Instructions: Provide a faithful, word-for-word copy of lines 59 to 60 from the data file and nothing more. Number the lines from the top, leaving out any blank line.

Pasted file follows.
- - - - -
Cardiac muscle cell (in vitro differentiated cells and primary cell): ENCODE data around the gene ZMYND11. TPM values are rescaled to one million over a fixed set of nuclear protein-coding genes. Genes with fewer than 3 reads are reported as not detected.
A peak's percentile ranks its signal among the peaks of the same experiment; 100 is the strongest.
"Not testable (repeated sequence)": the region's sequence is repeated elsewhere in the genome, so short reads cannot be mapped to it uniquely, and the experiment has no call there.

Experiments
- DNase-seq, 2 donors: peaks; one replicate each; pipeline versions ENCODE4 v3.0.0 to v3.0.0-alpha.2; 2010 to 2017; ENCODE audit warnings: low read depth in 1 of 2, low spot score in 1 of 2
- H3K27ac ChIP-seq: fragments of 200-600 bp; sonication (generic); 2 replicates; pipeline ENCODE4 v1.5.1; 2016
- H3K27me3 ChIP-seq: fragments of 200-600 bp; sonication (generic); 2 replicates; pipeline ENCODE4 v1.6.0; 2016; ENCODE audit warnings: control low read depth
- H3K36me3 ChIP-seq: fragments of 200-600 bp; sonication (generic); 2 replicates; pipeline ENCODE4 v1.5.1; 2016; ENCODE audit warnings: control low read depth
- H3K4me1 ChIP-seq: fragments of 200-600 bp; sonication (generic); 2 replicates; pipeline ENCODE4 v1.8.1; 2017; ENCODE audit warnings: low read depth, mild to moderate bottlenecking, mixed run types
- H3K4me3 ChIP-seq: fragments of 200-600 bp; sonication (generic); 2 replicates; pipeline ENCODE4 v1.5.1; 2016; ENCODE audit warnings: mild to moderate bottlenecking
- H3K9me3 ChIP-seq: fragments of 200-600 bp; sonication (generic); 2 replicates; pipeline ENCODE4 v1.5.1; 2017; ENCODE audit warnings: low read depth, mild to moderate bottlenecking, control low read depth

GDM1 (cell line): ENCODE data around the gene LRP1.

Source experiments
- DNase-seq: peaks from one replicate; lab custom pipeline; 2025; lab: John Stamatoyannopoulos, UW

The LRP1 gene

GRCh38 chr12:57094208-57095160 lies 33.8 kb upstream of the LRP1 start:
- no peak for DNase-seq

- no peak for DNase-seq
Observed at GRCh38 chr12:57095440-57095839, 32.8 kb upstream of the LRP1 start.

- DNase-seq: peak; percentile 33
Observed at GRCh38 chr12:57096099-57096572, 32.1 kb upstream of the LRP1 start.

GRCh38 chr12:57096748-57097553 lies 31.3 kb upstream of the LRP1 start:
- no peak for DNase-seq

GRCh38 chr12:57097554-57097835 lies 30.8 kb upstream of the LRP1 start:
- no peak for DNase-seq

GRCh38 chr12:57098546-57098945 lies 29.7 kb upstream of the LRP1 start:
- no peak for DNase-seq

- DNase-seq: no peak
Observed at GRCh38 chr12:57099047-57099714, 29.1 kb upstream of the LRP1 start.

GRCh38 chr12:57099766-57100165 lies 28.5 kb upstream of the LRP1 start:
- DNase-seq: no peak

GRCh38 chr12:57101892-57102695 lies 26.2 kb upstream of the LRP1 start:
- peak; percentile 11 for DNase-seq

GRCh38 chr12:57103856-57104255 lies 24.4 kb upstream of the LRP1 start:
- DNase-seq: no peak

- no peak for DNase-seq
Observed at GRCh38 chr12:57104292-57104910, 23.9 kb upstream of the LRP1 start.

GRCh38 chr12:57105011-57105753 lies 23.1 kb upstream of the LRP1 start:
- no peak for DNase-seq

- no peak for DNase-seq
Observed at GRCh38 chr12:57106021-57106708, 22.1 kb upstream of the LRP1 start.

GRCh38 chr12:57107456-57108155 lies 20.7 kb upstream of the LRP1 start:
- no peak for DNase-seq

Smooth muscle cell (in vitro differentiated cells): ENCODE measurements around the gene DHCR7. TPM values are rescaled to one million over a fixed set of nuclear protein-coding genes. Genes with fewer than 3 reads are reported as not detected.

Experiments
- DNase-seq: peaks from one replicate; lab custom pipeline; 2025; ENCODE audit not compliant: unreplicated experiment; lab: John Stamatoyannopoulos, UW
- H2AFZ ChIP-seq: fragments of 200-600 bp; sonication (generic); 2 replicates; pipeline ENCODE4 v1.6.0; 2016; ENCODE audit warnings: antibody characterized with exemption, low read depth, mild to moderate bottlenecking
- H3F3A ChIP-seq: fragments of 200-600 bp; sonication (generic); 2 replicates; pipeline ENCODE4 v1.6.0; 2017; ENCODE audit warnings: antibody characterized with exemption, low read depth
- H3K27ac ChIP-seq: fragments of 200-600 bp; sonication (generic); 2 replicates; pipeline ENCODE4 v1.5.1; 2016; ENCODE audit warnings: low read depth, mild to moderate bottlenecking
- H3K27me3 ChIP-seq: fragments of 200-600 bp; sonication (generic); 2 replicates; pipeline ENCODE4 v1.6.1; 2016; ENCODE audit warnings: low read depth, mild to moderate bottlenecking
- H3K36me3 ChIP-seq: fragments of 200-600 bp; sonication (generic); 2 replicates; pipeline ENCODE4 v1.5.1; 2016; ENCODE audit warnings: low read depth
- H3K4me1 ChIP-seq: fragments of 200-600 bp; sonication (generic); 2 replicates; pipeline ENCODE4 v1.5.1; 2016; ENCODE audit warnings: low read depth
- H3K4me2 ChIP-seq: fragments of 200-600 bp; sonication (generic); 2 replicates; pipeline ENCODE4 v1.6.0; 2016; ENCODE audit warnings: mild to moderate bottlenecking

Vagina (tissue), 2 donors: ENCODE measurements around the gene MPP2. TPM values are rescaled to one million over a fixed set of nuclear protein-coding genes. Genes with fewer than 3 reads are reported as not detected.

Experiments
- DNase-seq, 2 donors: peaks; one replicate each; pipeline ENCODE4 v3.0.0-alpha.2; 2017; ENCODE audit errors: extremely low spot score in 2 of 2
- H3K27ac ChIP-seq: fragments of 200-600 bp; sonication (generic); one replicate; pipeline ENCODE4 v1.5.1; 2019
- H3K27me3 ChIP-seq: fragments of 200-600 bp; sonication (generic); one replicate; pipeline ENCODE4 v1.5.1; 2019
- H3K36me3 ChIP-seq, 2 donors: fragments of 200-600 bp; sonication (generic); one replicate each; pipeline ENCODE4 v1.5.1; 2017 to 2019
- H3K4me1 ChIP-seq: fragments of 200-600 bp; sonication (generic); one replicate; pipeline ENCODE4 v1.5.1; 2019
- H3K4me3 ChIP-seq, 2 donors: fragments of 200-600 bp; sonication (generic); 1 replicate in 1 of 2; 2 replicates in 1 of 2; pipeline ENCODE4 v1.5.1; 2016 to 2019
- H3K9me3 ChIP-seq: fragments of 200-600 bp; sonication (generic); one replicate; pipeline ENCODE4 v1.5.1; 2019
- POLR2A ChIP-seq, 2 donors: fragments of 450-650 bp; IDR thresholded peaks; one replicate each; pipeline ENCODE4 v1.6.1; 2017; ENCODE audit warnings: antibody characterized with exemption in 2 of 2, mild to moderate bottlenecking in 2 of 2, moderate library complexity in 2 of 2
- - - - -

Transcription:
- H3K36me3 ChIP-seq, 2 donors: fragments of 200-600 bp; sonication (generic); one replicate each; pipeline ENCODE4 v1.5.1; 2017 to 2019
- H3K4me1 ChIP-seq: fragments of 200-600 bp; sonication (generic); one replicate; pipeline ENCODE4 v1.5.1; 2019